• Lid margin - look for inflammation around the meibomian gland orifices or the capping of the meibomian gland orifices (looks like a row of yellow droplets along the lid margin) of meibomian seborrhoea.
  • Tear film - this is frequently deficient in most forms of the disease and it may also be foamy in meibomian seborrhoea.
  • Conjunctiva - may be injected.  Associated conjunctivitis may be present. Evert the eyelid to view the tarsal conjunctiva. There may be early chalazion formation and scarring can occur in long-standing disease.
  • Cornea - inferior punctate epithelial erosions, scarring and neovascularisation may all be found in more severe forms of the disease. Thinning and ulceration are rare but sight-threatening and warrant immediate referral.
  • Peripheral examination for associated disease, such as dermatological problems, completes your assessment.

There are no specific tests: diagnosis is made on examination. Referral for slit lamp examination would be appropriate where there are severe or resistant symptoms, or where there are signs of other eye disease. Swabbing may be appropriate in severe or recurrent cases and biopsy is mandatory in cases where malignancy is suspected (such as associated suspicious lesions or eyelash loss, usually - but not exclusively - in the older patient).

Blepharitis may occur on its own or in association with any of the conditions outlined in 'Differential diagnosis' (above), particularly dry eyes (keratoconjunctivitis sicca). It may also be associated with:

Meibomian gland disease is particularly associated with chalazia (obstruction + lipogranulomatous inflammation within the gland) and internal hordeolum (acute abscess formation within the gland) and pterygia. A recent study has shown blepharitis to be associated with less obvious systemic disease, including:[9]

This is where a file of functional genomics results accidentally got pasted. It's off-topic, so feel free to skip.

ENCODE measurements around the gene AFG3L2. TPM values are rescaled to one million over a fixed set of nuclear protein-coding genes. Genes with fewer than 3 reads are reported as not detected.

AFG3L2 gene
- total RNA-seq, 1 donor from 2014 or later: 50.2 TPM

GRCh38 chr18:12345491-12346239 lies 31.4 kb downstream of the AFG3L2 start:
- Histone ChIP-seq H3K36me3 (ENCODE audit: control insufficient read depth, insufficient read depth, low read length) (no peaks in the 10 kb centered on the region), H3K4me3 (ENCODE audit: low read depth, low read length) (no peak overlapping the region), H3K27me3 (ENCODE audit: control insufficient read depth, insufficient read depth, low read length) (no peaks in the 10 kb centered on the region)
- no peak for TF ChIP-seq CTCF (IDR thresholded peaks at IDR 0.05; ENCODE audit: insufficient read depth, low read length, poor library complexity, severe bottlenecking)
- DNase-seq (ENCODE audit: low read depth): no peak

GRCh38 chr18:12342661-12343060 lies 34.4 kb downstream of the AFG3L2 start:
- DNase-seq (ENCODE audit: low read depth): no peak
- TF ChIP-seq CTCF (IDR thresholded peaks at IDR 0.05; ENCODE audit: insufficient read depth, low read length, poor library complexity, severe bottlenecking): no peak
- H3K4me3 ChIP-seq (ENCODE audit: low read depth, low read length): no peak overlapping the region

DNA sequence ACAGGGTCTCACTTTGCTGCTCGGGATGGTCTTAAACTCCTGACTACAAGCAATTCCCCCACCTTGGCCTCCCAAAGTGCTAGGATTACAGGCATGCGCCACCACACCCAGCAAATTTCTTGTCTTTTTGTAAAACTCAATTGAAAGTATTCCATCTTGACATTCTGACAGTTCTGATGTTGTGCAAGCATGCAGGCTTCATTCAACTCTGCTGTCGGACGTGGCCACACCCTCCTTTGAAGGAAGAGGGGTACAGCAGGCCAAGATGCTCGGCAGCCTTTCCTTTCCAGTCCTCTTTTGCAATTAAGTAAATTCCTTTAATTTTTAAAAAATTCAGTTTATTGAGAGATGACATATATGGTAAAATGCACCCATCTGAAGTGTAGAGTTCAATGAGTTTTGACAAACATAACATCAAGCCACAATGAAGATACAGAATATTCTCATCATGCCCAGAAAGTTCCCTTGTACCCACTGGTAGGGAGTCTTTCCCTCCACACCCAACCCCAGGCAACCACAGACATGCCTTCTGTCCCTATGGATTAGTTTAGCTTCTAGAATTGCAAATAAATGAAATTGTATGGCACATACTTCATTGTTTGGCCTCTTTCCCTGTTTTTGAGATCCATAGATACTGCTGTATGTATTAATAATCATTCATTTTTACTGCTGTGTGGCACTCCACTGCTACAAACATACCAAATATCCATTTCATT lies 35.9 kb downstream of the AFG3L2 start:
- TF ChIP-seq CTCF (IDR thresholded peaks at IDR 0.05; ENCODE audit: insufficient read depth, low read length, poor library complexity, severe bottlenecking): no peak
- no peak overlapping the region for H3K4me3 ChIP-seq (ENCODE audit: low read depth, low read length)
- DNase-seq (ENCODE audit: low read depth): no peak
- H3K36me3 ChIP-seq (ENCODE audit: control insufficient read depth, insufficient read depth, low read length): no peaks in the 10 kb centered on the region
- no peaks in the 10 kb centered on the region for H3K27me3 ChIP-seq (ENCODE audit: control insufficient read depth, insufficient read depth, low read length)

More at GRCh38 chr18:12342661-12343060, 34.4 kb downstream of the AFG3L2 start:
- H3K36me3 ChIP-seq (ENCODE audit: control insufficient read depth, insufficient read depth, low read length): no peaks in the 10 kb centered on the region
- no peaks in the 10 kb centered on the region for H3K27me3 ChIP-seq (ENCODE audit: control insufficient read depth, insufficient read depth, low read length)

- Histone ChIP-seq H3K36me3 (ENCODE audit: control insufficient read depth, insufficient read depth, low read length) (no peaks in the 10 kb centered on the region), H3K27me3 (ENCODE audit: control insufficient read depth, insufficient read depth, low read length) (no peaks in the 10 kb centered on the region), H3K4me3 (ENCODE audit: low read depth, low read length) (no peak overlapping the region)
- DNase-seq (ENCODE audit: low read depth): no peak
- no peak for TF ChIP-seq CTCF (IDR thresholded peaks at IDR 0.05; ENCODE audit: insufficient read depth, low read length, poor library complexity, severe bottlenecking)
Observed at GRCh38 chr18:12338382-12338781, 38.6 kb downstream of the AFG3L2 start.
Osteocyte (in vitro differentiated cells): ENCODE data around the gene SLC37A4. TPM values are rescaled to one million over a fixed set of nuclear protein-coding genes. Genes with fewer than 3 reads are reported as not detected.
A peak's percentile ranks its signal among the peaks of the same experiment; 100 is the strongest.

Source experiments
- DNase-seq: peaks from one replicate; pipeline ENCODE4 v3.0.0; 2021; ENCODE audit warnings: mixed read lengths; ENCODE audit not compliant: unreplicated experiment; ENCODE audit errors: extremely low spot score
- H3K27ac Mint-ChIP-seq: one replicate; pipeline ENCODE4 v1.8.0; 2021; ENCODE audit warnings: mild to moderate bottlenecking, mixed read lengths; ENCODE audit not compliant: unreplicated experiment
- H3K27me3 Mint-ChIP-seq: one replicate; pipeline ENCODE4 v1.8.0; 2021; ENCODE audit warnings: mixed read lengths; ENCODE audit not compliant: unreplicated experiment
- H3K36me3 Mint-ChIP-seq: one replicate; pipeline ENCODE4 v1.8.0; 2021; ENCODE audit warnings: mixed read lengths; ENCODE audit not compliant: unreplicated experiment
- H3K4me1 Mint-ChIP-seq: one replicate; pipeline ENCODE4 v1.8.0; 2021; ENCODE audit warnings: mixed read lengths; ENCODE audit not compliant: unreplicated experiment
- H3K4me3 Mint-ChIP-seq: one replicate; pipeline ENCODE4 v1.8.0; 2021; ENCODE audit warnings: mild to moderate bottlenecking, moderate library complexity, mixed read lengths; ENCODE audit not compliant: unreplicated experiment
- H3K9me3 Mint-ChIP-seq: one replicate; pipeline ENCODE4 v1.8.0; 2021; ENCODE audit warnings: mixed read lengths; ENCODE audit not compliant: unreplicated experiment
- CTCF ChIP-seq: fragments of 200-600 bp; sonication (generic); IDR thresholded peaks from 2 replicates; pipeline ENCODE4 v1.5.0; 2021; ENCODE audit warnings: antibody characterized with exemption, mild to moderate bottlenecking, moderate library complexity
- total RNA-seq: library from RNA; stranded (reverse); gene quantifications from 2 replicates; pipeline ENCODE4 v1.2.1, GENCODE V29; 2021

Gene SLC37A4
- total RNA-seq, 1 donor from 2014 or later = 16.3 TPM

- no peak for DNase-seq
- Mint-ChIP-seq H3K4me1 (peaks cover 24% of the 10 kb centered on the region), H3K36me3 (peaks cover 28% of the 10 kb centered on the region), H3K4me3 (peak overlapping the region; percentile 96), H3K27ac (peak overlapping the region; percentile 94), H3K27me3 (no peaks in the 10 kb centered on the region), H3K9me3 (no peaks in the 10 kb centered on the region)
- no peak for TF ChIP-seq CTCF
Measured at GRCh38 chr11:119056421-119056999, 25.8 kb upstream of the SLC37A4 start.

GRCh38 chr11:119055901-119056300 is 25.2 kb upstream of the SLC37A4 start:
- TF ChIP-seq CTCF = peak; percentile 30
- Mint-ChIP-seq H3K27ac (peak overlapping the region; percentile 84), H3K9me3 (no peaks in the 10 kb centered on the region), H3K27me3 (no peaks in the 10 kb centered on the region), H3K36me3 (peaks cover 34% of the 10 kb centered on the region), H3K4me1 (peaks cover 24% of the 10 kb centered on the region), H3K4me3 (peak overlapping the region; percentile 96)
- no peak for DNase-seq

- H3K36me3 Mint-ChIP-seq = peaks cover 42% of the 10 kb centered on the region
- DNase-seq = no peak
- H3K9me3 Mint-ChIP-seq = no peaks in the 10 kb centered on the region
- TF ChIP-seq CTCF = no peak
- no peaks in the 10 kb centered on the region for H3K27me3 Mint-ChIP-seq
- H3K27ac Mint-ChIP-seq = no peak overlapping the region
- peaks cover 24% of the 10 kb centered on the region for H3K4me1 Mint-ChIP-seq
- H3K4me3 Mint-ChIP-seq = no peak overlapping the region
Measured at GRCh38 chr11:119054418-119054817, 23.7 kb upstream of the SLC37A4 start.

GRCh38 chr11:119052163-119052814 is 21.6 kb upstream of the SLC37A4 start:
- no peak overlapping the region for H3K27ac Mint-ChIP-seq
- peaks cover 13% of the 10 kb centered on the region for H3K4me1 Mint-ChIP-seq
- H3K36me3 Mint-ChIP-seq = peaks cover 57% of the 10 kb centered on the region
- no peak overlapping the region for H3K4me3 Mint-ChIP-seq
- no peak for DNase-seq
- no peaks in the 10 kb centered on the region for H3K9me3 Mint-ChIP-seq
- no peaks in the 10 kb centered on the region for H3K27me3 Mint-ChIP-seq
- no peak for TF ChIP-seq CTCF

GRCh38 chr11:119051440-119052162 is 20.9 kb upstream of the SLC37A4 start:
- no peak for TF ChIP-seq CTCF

• Patient information - this condition often runs a protracted course and its containment will largely depend on the patient understanding the nature of the problem and what the management issues are. A dependence on a course of antibiotics with no patient input will result in limited - if any - positive results. Patients should be advised to avoid contact lens wear, particularly during acute inflammatory episodes. However, the patient should also be reassured that this condition is rarely sight-threatening and that it should not prevent them from doing all the usual activities of daily living (including swimming, unless there is an acute infection) other than restricting the use of make-up; eyeliner is a particular offender. Explain blepharitis is a chronic condition, which cannot be cured, but can be controlled, and that self-care measures are the core of this.
  • Lid hygiene - this is the mainstay of treatment and may be sufficient to control simple low-grade blepharitis. It should also be used regardless of the need for additional treatment. Lid hygiene should be carried out twice a day in the acute phase and once daily at other times. There are three main aspects to this: